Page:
R. Kelly has been found guilty of sex trafficking. Now what happens?

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After weeks of graphic and emotional testimony, R Kelly He was convicted on all counts in New York on Monday. sex-trafficking test. But what happens now?

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“To the victims in this case, your voice has been heard and justice has finally been delivered,” Acting U.S. Attorney Jacqueline Kasulis said on Monday outside the Brooklyn Courthouse. smuggling and racketeeringAfter less than two days of deliberation.

Verdict” sends a loud message avoid sexual violenceErin Robinson, press secretary for the Rape, Abuse and Incest National Network, said in a statement to Granthshala. “Today’s verdict was made possible by her courage and perseverance in listening, and we thank her for her resilience during a difficult time.” Give thanks. And a very public process.”

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But now that the New York trial is over, what’s next for Kelly, who faces similar charges in three federal and state cases in Illinois and Minnesota?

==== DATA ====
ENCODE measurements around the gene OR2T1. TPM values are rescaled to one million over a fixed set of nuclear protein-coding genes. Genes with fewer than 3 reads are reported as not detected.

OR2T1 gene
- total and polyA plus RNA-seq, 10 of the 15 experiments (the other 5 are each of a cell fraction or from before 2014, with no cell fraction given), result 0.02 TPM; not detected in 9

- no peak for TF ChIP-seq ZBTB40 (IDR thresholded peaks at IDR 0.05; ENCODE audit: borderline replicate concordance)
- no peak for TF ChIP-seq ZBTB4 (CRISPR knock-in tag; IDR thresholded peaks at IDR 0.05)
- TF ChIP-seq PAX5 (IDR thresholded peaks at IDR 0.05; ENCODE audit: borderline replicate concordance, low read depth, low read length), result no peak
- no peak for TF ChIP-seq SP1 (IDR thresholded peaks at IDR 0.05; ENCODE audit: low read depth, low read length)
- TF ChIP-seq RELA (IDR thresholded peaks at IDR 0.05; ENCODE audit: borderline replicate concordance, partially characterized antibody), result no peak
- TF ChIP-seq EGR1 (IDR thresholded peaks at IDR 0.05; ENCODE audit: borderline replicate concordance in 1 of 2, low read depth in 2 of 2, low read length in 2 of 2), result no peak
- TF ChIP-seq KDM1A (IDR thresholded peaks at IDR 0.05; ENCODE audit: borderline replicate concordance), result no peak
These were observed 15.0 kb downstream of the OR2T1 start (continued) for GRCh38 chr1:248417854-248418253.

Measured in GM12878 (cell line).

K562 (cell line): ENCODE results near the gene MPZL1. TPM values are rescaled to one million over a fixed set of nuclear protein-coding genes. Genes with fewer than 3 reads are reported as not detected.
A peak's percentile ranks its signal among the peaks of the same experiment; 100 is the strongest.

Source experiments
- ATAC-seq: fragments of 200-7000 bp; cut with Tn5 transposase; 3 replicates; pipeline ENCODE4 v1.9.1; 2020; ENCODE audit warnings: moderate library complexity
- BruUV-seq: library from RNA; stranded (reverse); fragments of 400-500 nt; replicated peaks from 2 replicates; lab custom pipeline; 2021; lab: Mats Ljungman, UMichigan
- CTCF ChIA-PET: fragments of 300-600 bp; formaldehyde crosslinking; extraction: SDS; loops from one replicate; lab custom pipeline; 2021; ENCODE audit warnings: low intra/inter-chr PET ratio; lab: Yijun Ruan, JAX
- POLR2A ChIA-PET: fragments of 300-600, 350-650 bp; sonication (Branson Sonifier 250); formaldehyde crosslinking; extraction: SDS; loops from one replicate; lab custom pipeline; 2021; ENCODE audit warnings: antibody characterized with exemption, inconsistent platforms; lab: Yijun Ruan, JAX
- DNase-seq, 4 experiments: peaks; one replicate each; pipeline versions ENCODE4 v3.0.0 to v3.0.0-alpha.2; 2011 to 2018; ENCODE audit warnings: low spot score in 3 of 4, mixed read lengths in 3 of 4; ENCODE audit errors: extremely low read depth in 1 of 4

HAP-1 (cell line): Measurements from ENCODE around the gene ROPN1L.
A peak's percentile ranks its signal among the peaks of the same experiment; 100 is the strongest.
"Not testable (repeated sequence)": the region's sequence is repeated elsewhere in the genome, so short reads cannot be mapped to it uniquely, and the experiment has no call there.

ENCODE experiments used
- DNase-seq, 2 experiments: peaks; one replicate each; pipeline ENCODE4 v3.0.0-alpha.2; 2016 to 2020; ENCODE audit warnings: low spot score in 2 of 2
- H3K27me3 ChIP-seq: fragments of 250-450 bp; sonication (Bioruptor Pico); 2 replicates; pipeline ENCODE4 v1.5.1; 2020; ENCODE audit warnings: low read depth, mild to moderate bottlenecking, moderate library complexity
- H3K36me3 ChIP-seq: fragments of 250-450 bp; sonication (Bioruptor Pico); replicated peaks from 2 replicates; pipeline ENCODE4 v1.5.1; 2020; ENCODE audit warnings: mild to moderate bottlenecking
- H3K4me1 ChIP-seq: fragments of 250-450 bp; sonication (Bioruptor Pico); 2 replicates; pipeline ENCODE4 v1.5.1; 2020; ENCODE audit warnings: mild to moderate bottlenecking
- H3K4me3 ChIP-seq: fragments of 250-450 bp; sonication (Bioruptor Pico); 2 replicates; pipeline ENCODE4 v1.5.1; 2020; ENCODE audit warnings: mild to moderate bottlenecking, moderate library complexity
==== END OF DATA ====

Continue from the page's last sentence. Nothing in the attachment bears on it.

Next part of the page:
And what could the verdict mean for the #MeToo movement, which helped shed light on decades of abuse allegations against Kelly?

R. When will Kelly be sentenced?

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Kelly, who has been jailed since his arrest in July 2019, will not be sentenced until May 4.

The singer faces the prospect of decades in prison for offenses that include violating the Mann Act, an anti-sex law that allows anyone “for any immoral purpose” to be taken across state lines. prohibits.

Michael Irving Leonard, one of Kelly’s attorneys in a similar federal case against him in Chicago, told USA Today that he was surprised by New York’s decision.